That’s the very first thing because how much you can pay for that property entirely depends on what it’s going to be worth when you fix it up and how much it’s going to cost you to get there. Those two pieces are going to determine how much you can pay. Nothing is different in multifamily. It’s the same exact thing. You just back into it in a different way. In multifamily you take, “What’s the rent I can get for those units after I fixed them up? How much is it going to cost me to fix up those units?” Those are your two key components determining how much you can pay for multifamily because they set the foundation to all the rest of your underwriting. How much you earn an income is all dependent upon the rent you can receive.
Tell me how you’re finding that information, but then also how you’re verifying that with the rents that you’re projecting that you’re going to be able to charge?
What we do is when we’re touring a property, let’s say we’ve identified we want to buy Marvin Gardens. We go out to Marvin Gardens and we start walking around and we get to tour the units. We’re looking at the units and the condition that they’re in and the amenities that the property has. It’s got a swimming pool, a fitness center, a business center, all those different amenities and what’s the curb appeal look like? The next step we do is we’ll ask the management, “Who’s your chief competitor? Give me the top three properties. If somebody doesn’t lease here, why didn’t they lease here? Where did they go? Who did they lease from? Who are you losing prospects to?” We’ll visit those main competitors. We’ll also drive around the neighborhood and find other competitors that they neglected to mention. We’ll visit those competitors and we’ll do the same thing at those properties that we did at the subject property. We’ll tour a unit. We’ll look at the condition, we’ll see how upgraded they are, what amenities they have. We’ll compare the amenities, quality and condition of those units to the subject property. We’ll compare that comparable rent and the size of their unit and all that to the subject property. This is where art comes into play. That part is the science part. We decide how much we can charge based upon all that information that we gathered.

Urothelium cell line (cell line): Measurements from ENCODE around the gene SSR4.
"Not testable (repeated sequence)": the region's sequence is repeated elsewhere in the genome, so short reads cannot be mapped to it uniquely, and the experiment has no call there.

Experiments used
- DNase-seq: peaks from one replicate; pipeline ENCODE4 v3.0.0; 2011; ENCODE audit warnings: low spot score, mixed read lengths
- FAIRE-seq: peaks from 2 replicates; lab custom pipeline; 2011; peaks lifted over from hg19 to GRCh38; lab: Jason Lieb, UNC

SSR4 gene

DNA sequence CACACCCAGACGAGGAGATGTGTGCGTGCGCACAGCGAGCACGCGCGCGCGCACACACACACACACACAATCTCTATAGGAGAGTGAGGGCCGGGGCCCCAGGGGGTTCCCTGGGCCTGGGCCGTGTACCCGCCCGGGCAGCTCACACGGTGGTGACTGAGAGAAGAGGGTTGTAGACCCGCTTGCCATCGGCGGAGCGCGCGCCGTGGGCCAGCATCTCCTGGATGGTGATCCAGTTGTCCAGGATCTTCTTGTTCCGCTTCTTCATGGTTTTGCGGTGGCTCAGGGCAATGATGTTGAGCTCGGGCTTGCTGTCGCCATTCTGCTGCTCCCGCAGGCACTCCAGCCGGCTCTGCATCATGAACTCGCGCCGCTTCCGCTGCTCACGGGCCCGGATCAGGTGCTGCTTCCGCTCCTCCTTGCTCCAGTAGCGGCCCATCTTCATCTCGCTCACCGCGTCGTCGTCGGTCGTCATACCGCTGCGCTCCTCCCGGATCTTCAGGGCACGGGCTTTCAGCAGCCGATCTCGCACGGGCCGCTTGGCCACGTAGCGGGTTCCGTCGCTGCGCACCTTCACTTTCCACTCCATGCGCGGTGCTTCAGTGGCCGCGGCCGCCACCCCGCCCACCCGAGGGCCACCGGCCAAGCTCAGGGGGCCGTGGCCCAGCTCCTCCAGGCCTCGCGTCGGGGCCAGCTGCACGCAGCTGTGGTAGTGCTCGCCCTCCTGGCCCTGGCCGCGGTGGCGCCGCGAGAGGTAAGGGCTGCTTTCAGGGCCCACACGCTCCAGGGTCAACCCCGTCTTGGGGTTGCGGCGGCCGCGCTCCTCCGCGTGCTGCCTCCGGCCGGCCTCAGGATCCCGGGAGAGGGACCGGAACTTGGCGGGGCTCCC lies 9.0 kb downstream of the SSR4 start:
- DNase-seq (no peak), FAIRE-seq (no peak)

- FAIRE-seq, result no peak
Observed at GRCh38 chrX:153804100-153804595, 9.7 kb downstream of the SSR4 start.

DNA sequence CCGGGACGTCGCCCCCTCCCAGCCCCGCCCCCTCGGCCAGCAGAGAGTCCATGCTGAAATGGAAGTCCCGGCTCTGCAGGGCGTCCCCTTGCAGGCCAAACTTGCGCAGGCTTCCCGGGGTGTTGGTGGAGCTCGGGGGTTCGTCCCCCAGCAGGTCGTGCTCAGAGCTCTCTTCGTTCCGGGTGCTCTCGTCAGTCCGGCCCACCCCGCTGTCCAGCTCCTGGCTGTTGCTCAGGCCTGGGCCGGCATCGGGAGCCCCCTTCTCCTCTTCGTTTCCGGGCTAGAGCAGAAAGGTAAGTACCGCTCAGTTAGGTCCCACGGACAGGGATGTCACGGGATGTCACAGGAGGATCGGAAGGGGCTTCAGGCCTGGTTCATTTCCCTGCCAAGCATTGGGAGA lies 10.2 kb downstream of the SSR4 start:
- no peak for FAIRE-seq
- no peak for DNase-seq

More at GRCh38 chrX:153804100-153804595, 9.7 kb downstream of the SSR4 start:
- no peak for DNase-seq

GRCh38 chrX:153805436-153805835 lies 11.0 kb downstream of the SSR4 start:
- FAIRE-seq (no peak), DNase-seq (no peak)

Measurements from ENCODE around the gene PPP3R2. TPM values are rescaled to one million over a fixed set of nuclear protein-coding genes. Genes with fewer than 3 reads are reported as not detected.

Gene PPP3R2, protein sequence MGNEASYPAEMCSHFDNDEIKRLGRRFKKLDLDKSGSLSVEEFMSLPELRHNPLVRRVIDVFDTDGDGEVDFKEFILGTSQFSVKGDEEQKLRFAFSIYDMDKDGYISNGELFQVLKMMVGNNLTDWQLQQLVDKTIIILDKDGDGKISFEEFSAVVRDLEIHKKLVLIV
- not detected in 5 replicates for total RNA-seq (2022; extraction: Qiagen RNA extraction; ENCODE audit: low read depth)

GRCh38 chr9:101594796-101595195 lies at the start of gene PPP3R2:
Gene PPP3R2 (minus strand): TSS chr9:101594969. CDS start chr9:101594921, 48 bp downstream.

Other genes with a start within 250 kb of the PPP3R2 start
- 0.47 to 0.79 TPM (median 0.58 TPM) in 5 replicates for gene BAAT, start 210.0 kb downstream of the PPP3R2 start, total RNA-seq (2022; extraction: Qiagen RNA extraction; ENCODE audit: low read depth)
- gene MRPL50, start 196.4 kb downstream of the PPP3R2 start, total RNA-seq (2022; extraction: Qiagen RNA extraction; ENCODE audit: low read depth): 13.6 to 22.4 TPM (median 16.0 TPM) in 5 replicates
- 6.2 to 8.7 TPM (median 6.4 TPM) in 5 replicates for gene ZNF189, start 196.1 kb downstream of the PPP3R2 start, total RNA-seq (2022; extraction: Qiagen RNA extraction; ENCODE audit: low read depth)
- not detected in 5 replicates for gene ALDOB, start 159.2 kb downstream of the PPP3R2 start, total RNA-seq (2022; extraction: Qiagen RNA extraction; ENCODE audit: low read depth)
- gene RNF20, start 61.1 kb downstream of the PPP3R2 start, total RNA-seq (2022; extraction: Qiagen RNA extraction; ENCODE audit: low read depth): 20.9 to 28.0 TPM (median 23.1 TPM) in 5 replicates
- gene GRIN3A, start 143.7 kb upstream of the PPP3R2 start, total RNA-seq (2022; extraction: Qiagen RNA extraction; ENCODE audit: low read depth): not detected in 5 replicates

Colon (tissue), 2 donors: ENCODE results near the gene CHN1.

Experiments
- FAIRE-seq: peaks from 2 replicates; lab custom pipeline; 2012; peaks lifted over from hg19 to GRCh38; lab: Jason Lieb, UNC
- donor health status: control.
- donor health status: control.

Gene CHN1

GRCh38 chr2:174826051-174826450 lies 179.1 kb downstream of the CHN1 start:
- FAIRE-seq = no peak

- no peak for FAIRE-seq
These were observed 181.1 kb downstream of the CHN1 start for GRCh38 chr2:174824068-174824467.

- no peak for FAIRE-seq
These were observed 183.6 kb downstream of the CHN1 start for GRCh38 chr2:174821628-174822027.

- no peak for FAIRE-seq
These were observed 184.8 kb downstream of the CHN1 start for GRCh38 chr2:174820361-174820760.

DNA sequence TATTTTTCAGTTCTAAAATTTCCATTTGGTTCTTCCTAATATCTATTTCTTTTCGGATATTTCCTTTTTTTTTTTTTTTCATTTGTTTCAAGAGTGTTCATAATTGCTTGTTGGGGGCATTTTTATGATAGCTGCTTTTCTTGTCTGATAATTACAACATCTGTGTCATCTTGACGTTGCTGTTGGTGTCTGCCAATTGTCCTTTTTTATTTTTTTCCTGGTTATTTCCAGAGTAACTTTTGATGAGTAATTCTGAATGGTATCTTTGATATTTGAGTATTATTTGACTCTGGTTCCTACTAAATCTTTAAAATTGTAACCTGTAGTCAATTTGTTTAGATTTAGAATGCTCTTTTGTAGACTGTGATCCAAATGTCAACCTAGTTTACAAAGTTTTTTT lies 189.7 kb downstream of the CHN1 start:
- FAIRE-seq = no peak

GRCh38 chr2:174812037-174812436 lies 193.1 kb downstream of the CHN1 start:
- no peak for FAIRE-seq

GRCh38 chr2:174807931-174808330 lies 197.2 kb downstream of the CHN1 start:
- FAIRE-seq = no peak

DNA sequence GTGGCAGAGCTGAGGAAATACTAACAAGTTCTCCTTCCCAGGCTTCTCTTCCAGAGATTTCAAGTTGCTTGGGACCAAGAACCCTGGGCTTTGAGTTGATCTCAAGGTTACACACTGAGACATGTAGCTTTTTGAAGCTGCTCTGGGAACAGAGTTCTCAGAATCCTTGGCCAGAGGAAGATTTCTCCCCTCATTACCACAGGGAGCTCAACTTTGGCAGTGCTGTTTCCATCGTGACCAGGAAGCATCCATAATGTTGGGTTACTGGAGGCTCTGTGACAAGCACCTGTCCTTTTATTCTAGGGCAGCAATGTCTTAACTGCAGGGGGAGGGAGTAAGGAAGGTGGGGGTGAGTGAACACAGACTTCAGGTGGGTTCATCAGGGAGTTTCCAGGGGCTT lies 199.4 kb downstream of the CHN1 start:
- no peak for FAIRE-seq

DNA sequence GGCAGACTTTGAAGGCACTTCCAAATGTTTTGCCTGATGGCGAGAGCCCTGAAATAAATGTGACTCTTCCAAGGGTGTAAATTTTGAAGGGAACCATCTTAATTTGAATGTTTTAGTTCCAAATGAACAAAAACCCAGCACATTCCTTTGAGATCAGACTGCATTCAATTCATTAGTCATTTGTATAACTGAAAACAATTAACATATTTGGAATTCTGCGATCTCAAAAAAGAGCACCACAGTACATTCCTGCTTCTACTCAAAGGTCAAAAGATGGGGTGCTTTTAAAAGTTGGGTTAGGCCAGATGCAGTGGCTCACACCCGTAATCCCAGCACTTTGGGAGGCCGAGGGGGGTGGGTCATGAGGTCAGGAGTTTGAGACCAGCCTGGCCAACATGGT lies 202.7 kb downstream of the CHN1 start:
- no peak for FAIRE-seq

I like how you talked about you’re actually going to go there. You’re not relying on some third-party report or Apartments.com. You’re going there, you’re meeting the people and you’re asking even them who their competitors are. You’re getting to touch the countertops and you’re getting to put hands-on and get a feel for living there. The next step you said is?